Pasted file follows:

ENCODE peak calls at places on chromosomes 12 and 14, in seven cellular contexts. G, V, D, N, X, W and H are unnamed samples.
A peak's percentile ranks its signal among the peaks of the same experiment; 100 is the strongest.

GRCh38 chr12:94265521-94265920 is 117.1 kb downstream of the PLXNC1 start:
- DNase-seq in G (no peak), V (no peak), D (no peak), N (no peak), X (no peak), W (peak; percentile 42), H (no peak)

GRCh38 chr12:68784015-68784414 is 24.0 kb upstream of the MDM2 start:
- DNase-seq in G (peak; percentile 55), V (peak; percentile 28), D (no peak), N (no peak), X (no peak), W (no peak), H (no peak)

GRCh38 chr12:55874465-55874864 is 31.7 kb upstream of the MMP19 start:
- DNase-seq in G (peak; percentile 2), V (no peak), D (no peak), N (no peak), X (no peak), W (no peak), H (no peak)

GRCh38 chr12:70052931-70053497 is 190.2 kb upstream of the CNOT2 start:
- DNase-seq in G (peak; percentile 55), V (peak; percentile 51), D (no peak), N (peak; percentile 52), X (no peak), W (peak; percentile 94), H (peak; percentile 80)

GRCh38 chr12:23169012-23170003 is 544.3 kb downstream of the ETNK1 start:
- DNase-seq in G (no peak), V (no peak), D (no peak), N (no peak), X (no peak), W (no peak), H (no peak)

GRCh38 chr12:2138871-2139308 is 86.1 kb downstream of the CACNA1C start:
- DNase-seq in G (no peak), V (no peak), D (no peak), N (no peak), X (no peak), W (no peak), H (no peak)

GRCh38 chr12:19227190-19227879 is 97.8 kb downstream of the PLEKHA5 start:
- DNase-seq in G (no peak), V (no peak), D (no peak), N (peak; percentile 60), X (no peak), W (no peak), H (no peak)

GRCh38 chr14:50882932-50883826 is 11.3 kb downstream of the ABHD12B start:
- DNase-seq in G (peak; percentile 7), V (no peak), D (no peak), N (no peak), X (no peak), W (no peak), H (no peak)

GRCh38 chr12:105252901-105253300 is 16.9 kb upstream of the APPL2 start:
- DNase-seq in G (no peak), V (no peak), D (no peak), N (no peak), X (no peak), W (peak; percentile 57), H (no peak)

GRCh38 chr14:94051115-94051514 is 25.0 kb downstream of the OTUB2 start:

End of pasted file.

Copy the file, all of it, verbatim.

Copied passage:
ENCODE peak calls at places on chromosomes 12 and 14, in seven cellular contexts. G, V, D, N, X, W and H are unnamed samples.
A peak's percentile ranks its signal among the peaks of the same experiment; 100 is the strongest.

GRCh38 chr12:94265521-94265920 is 117.1 kb downstream of the PLXNC1 start:
- DNase-seq in G (no peak), V (no peak), D (no peak), N (no peak), X (no peak), W (peak; percentile 42), H (no peak)

GRCh38 chr12:68784015-68784414 is 24.0 kb upstream of the MDM2 start:
- DNase-seq in G (peak; percentile 55), V (peak; percentile 28), D (no peak), N (no peak), X (no peak), W (no peak), H (no peak)

GRCh38 chr12:55874465-55874864 is 31.7 kb upstream of the MMP19 start:
- DNase-seq in G (peak; percentile 2), V (no peak), D (no peak), N (no peak), X (no peak), W (no peak), H (no peak)

GRCh38 chr12:70052931-70053497 is 190.2 kb upstream of the CNOT2 start:
- DNase-seq in G (peak; percentile 55), V (peak; percentile 51), D (no peak), N (peak; percentile 52), X (no peak), W (peak; percentile 94), H (peak; percentile 80)

GRCh38 chr12:23169012-23170003 is 544.3 kb downstream of the ETNK1 start:
- DNase-seq in G (no peak), V (no peak), D (no peak), N (no peak), X (no peak), W (no peak), H (no peak)

GRCh38 chr12:2138871-2139308 is 86.1 kb downstream of the CACNA1C start:
- DNase-seq in G (no peak), V (no peak), D (no peak), N (no peak), X (no peak), W (no peak), H (no peak)

GRCh38 chr12:19227190-19227879 is 97.8 kb downstream of the PLEKHA5 start:
- DNase-seq in G (no peak), V (no peak), D (no peak), N (peak; percentile 60), X (no peak), W (no peak), H (no peak)

GRCh38 chr14:50882932-50883826 is 11.3 kb downstream of the ABHD12B start:
- DNase-seq in G (peak; percentile 7), V (no peak), D (no peak), N (no peak), X (no peak), W (no peak), H (no peak)

GRCh38 chr12:105252901-105253300 is 16.9 kb upstream of the APPL2 start:
- DNase-seq in G (no peak), V (no peak), D (no peak), N (no peak), X (no peak), W (peak; percentile 57), H (no peak)

GRCh38 chr14:94051115-94051514 is 25.0 kb downstream of the OTUB2 start: